Compared to Tebow who was selected much later in the first round than was Baker (who was the first one chosen in his draft year), Baker was the much more dramatic bust as Tebow did have a modicum of success. Terry Baker had just over 200 yards total passing for his career and had only one start (which he lost). Tebow at least did start for the better part of one season with a winning record as a starter. Both were Heisman Trophy winners, left handed passers, and very good runners in college.

I keep reading about what a bust David Carr was. He has lasted for 11 seasons and is likely to play his twelfth based on the lackluster performance by Curtis Painter last night. As a back up, Carr has a composite 109.6 passer rate with the Giants. Carr's teammates to have confidence in David Carr and respect his knowledge of the game. He might have been successful as a starter if he wasn't always running for his life in Houston where he led the league in being sacked for three of his five seasons in Houston. I was happy to see Carr return to the Giants after testing the free agent market this past off season. The Giants do need to start looking at an eventual replacement for Eli Manning as he gets older and that someone could possibly be Ryan Nassib, but it is too early to tell if he will indeed be the one as he has been slow thus far adjusting to the NFL. Compared to Terry Baker, Carr is a success story in the NFL. In Carr's first 5 seasons with Houston compared to Manning's first five in NY. Carr's stats compared rather favorably to Eli's. Both had similar passing rates over their first five seasons with Carr having about a five pct. point lead in completion pct. and Manning having a considerably better TD pass pct. Both had nearly identical yards per attempt in those periods. The one statistic that stood out most was Carr being sacked twice as often as Manning in their first five years meaning that he often had considerably less time to find an open receiver.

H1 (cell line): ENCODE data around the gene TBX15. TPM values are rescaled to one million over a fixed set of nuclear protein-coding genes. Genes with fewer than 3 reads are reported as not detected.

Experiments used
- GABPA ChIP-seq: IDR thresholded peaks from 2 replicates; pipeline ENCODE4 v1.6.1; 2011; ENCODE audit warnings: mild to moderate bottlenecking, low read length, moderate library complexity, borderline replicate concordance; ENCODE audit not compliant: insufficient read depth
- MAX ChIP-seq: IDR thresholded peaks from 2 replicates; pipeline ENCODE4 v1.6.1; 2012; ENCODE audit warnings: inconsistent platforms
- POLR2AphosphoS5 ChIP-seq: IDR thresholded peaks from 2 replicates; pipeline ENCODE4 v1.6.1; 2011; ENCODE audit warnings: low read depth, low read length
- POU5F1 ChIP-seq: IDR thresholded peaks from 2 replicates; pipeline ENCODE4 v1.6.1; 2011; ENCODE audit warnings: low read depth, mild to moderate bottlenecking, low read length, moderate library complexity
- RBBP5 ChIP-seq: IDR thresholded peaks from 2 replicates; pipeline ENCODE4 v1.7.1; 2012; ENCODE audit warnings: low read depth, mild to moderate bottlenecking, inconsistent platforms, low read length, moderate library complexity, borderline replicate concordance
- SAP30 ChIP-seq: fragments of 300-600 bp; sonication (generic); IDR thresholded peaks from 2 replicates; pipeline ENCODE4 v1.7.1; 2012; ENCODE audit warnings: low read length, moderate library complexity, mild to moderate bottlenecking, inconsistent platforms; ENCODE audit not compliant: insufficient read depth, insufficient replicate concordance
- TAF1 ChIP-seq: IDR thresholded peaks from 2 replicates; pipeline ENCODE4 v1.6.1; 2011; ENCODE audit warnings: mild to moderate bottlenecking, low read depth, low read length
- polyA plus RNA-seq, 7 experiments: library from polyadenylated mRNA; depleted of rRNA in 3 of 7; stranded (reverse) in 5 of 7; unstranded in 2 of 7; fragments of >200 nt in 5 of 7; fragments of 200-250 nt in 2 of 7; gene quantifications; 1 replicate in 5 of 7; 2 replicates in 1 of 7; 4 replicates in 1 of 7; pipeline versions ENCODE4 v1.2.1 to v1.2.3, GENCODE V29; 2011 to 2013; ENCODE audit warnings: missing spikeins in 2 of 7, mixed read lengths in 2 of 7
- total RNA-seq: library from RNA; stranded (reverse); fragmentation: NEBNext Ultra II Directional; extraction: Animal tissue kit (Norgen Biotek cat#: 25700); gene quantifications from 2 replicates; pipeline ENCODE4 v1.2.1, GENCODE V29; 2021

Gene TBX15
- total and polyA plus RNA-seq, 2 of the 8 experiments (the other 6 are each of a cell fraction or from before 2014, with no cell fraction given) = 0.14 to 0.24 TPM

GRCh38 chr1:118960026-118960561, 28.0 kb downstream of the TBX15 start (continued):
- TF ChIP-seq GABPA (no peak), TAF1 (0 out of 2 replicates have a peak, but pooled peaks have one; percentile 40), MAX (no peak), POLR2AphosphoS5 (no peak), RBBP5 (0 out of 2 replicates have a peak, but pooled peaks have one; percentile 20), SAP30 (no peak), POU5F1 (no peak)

“I call it as I see it.”

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#15
Aug 25, 2013
 

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Mensans for Brady wrote:
<quoted text>
Didn't see your post above your post until after we sent our post. At least now we know when he played, but still not where. Sorry for not being more specific. The idea was to let you know today's game has enough background information and stats available for today. No real need to bring up info from what 70, 60, 50 years ago to make a point. The game wasn't the same as it is today so comparisons don't really make much sense. Nice to know there are still some fans around that saw Deacon Jones and Jim Brown play. our dads to a man thought they were the best of their era. Feel free to disagree, we never really saw them play but like differing views.